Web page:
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Mind the Gap
When I was fund-raising for my fitness video game company there was nothing more frustrating than talking into the vacuum of the mute button or hearing a keyboard in the background. Other than being late, there is nothing more disrespectful than not being present. My solution to being present in each meeting of the day is to mind the gaps between meetings and protect them by starting and ending on-time every time.
With so much in-bound information and the reality of needing to prepare and re-focus for each entrepreneur that I speak with I have started creating 15 minute gaps between meetings. Without these gaps, I find it difficult to properly prepare and make the most out of the time I have with an entrepreneur. First, I am unable to spend the 5–10 minutes needed to digest the conversation from the previous meeting and second, I am unable to re-acquaint myself with the material that will be covered in the upcoming meeting. The result is that both end up taking place during my next meeting instead of on my time. This is a dis-service to the entrepreneur and to First Round as it makes me less effective in my efforts to learn about the business and to understand the investment opportunity.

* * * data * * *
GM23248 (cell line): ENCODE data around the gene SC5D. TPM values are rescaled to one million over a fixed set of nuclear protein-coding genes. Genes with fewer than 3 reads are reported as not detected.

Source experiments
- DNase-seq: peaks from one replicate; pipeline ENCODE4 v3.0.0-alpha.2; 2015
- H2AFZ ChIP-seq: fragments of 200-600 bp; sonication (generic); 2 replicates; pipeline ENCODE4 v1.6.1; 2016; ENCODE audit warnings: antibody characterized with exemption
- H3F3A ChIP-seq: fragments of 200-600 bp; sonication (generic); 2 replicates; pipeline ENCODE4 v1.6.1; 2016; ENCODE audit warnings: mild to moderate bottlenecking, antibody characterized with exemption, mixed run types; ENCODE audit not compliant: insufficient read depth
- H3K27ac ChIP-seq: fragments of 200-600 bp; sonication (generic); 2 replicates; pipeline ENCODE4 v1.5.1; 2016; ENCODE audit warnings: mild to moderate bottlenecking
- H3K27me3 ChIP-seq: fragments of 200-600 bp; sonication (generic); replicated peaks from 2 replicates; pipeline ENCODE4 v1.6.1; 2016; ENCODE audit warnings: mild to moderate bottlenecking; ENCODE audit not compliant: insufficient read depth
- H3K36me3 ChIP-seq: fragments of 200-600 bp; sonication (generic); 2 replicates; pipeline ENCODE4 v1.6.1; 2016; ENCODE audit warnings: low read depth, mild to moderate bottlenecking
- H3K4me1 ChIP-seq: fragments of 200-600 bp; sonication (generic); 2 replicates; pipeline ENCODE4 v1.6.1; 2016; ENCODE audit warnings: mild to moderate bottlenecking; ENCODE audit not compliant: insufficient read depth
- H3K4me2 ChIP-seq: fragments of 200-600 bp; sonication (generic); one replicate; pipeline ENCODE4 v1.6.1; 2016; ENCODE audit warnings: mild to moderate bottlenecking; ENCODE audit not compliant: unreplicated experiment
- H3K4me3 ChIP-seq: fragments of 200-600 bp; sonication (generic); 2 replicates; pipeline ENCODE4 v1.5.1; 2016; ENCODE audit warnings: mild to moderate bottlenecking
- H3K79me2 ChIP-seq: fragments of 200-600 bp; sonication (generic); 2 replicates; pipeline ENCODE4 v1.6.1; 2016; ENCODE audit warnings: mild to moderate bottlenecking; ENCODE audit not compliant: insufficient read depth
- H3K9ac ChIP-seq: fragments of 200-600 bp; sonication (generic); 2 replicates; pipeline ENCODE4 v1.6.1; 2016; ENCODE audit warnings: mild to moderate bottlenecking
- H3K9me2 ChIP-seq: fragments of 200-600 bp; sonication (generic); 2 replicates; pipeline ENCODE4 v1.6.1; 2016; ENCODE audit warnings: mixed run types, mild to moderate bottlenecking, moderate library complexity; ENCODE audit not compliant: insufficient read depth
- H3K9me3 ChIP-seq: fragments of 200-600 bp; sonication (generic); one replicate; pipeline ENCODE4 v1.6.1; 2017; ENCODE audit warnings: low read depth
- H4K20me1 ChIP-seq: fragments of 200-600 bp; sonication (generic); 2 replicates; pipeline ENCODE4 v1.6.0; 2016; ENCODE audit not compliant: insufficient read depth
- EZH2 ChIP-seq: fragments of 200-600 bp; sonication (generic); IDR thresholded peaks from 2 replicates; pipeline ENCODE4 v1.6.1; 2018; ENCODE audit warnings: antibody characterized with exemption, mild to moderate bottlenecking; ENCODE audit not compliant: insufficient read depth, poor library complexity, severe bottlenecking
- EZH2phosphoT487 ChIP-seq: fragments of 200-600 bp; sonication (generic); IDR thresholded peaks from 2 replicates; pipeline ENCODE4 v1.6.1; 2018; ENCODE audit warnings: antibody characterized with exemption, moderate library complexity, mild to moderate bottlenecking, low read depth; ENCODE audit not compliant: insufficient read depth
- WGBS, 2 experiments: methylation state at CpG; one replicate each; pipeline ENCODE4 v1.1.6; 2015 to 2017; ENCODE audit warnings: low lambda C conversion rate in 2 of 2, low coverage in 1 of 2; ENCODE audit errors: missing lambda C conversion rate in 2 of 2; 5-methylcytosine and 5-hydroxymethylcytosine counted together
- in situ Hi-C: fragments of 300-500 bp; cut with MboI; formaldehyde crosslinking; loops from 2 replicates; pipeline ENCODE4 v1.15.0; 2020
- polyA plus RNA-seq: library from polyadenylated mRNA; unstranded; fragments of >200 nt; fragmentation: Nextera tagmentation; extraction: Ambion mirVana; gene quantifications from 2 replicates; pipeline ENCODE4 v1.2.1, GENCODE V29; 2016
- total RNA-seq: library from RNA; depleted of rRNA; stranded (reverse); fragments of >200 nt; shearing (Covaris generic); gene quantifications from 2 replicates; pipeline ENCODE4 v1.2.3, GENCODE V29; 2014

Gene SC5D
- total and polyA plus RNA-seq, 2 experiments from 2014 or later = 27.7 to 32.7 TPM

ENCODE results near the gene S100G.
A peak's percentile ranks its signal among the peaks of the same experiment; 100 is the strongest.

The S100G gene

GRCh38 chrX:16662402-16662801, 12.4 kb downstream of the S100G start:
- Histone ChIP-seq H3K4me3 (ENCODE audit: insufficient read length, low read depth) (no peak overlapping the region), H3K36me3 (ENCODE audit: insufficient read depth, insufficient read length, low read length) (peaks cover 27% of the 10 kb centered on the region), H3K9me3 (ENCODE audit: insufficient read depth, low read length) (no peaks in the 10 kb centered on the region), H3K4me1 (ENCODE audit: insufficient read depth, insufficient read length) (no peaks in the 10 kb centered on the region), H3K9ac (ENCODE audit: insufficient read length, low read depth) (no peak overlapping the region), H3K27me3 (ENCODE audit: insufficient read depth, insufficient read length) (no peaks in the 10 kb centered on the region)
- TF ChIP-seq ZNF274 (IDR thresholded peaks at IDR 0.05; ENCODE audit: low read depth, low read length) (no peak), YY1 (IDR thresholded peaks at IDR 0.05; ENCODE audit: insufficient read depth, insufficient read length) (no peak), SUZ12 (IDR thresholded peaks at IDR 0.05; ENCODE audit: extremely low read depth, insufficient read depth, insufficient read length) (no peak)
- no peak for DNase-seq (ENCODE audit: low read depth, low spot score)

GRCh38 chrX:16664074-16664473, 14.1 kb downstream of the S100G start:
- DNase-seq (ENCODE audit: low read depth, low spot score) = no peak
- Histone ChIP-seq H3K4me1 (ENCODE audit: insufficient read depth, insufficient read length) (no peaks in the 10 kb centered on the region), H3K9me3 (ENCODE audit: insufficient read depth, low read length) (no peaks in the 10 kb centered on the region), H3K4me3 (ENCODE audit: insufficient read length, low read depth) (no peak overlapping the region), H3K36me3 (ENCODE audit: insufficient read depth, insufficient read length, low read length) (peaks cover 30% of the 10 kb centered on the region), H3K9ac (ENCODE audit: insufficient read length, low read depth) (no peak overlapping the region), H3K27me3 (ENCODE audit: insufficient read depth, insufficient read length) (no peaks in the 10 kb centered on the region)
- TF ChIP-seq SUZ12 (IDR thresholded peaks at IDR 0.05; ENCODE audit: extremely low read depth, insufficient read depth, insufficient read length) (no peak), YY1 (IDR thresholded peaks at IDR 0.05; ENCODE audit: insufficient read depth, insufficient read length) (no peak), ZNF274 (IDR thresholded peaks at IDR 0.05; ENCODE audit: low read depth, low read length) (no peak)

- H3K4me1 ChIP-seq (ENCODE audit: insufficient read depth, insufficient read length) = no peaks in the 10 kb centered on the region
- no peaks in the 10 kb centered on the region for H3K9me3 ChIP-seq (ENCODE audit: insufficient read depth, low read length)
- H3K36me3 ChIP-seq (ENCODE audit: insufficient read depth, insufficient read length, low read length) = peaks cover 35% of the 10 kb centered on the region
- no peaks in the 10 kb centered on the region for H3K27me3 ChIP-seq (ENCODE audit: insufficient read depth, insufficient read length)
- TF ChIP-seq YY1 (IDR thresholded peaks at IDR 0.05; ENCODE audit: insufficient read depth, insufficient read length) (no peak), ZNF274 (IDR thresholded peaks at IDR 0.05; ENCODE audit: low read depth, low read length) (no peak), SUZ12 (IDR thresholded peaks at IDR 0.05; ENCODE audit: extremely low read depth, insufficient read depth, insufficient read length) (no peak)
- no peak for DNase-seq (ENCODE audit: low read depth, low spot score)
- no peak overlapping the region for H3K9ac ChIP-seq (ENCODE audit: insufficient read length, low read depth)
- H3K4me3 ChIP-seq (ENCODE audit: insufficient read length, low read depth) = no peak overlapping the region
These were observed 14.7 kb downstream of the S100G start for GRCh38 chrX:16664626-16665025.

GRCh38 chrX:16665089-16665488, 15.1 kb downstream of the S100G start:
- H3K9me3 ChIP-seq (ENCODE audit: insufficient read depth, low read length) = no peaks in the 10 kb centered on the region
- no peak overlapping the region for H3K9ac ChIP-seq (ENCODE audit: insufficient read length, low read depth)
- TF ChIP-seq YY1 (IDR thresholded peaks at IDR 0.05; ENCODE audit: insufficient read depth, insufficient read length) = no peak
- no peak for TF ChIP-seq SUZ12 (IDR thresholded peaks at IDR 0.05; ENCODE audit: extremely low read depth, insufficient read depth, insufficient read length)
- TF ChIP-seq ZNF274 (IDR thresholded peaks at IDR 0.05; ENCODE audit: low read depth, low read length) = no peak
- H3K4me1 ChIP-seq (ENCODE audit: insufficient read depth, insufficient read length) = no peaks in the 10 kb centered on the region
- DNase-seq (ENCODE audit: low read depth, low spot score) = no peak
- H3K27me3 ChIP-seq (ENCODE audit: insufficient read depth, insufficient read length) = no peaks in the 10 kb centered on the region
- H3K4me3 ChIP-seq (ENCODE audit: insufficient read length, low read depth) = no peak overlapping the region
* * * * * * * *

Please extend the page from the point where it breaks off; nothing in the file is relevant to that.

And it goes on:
With this in mind, and with the goal of being fully present in each moment of the work day, I am going to try to be very strict about my calendar and the time allowed for each task throughout the day. It may mean that I look at the clock more while listening to a new investment pitch or that I schedule time in the future to continue a conversation rather than extending a call for 10 or 15 minutes, but I think it will make time that others choose to share with me more valuable to them and ultimately to me as well.
This new effort is inspired by another verse in the start-up I Ching and I think it applies to both sides of the investment table.
FOCUS. FOLLOW EACH TASK TO COMPLETION. The urge to do many things at once is very strong. The danger is the partial completion of many tasks at the expense of completing any one. There is no value in this approach. You will be faced with complex situations that do not have a simple solution. You must be willing to break large challenges into manageable pieces to avoid indecision and a loss of self-control. Confusion will not last if you are able to recognize reality and visualize your goal. You must identify each integral part of the solution and focus on each one until it is complete to realize the broader victory.